University of Surrey

Test tubes in the lab Research in the ATI Dance Research

The Impact of Industrialisation and Urbanisation on Patidar Women in the Kheda District of Gujarat.

Nattress, Pauline R. (1991) The Impact of Industrialisation and Urbanisation on Patidar Women in the Kheda District of Gujarat. Doctoral thesis, University of Surrey (United Kingdom)..

Available under License Creative Commons Attribution Non-commercial Share Alike.

Download (26MB) | Preview


This study sought to establish the impact of urbanisation and industrialisation on Patidar women in the Kheda district of Gujarat. Participant-observation techniques were used to gather much of the data and this was supplemented by 'informal interviews'. Seventy-two women between the ages of twenty and forty from nine towns and villages were interviewed about their daily routines and social interaction. Fifty-three married women with children under the age of ten from the original sample were further interviewed about more personal areas in their lives. Urban residence had a greater impact on Patidar women than changes in their husbands' occupation. Rural women, whatever their husbands' occupation, were still very influenced by the caste-based values and lifestyles of an agricultural household. There was no very discernible difference in the position of women in paid employment, despite their ability to contribute towards household expenses. The important determinant was control of resources and capital, from which women were precluded by the patriarchal social structure. The study established that urban Patidar women's position and roles changed along two dimensions. The domestic sphere in urban households had declined and Patidar women's power, in that sphere, had diminished as a consequence. Indeed, power and decision making was even more vested in men and the elders in urban areas than in rural areas. But in the 'public domain' Patidar women's roles as demonstrators of status was even more enhanced than in rural areas as urban women took on new responsibilities. In a rural society dominated by caste values, the position of women had been seen as a prime means of reflecting the status of the household and the family, kutumb, and this was particularly evident at the time of marriage. Upward social mobility, within the caste system, could only be achieved by hypergamous marriages of Patidar women to higher status Patidar men. In urban areas, the need to 'reproduce' the household's status in a society less dominated by 'ascribed status' had entailed Patidar women undertaking a more active role in 'status production work'. Moreover, in urban society, women had become even more important in 'demonstrating status' in a wider social arena. This had become apparent with the changing criteria for the selection of marriage partners and the even greater 'conspicuous display' at the time of weddings. Increases in certain forms of dowry payments, in particular, reflected the changing roles of urban Patidar women. The urban Patidar, however, had not rejected a caste based society and urban women's position was still compatible with many features of 'Sanskritization'. But the urban Patidar had also chosen to adopt different markers of status in order to establish the status of the household within an emerging class society, which had a significant impact on urban Patidar women. In this wider status arena, urban Patidar women's status had been enhanced as a reflection of the upward mobility of their household.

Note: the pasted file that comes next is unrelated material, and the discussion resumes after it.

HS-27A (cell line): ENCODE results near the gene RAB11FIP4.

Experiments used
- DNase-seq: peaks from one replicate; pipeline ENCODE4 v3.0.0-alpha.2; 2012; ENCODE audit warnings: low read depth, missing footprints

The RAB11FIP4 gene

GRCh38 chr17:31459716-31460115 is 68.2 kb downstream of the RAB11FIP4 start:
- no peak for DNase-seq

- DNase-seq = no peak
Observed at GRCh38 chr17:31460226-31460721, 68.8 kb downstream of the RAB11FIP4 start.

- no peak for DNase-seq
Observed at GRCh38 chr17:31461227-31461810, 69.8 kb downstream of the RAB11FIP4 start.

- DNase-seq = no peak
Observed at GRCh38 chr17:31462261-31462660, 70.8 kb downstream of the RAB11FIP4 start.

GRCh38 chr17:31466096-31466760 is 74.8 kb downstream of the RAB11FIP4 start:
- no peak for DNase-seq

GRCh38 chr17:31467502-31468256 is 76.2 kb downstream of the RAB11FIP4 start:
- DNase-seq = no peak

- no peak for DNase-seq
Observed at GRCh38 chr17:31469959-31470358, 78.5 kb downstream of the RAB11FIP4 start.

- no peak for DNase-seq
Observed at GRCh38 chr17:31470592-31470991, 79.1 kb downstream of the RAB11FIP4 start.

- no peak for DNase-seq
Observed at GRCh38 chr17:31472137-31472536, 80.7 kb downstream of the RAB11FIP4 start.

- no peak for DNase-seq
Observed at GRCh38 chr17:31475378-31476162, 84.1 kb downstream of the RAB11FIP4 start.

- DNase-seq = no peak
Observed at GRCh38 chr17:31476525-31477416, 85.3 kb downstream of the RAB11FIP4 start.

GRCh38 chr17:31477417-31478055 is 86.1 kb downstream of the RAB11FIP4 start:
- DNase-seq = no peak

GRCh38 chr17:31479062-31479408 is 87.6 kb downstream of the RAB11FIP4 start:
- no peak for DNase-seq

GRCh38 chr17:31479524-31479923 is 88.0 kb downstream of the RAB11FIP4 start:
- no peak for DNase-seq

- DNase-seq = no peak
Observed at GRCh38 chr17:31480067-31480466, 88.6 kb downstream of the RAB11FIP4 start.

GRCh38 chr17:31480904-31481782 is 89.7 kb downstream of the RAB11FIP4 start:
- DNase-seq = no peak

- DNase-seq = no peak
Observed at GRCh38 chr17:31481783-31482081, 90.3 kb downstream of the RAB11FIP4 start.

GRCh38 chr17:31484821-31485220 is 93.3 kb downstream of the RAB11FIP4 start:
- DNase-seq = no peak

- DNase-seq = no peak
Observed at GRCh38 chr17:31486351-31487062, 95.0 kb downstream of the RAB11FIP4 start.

Item Type: Thesis (Doctoral)
Divisions : Theses
Authors : Nattress, Pauline R.
Date : 1991
Additional Information : Thesis (Ph.D.)--University of Surrey (United Kingdom), 1991.
Depositing User : EPrints Services
Date Deposited : 30 Apr 2019 08:08
Last Modified : 20 Aug 2019 15:33

Actions (login required)

View Item View Item


Downloads per month over past year

Information about this web site

© The University of Surrey, Guildford, Surrey, GU2 7XH, United Kingdom.
+44 (0)1483 300800